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Phl share prices slide on Europe, China woes

MANILA, Philippines - Philippine stocks slid yesterday as investors fretted about Europe’s debt crisis and worries persisted over a slowdown in China, analysts said.

A batch of downbeat news the past few days about Europe and China undermined investor sentiment that is already fragile from the downgrade of global economic growth forecasts, unleashing a sell-off in markets.

The financial pressure on Spain ratcheted up further Monday, with the interest rate on the country’s key 10-year bond at levels that saw other European nations needing a financial bailout.

The main Philippine Stock Exchange index (PSEi) declined 71.49 points to close at 5,139.40. A total of 962.7 million shares worth P4.09 billion changed hands at yesterday’s trading. Market breadth was negative with decliners outnumbering losers 107 to 43 while 42 issues remained unchanged. Most sectoral indices closed in negative territory, led by financials that dropped by 1.81 percent or 23.64 points to 1,281.23. Property declined by 1.53 percent or 29.14 points to 1,879.51, while holding firms erased 1.30 percent or 56.91 points to 4,312.54.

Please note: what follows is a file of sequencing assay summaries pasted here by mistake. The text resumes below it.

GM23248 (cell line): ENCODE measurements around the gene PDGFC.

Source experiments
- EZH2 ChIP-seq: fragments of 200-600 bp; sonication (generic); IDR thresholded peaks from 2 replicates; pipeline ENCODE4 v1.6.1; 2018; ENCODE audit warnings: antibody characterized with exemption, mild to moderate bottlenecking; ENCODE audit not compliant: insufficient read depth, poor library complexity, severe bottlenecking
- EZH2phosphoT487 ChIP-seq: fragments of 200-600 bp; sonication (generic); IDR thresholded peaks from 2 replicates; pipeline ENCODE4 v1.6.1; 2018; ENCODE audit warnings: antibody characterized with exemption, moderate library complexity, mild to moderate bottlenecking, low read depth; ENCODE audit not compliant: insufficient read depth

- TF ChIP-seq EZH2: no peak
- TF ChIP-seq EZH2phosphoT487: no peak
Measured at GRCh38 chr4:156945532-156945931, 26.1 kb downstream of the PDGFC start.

Industrial decreased by 1.08 percent or 85.22 points to 7,821.92, while services edged lower by 0.74 percent or 13.22 points to 1,770.37.

Mining and oil, however, managed to defy the market’s weakness and closed higher, adding 0.38 percent or 86.91 points to 23,264.19.

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The euro sank to a near 12-year low against the yen and also lost ground against the dollar, reflecting continued doubts about the durability of the European common currency.

On Friday, stocks in Italy and Spain plunged over four percent and five percent each after another Spanish region said it might seek financial aid from the government, adding to nagging concerns about Europe’s debt crisis.

A forecast from a Chinese central bank adviser that China’s economy could wane further in the third quarter also deepened concerns about the global slowdown. China’s economic growth slowed to a three-year low of 7.6 percent in the second quarter.                                                       

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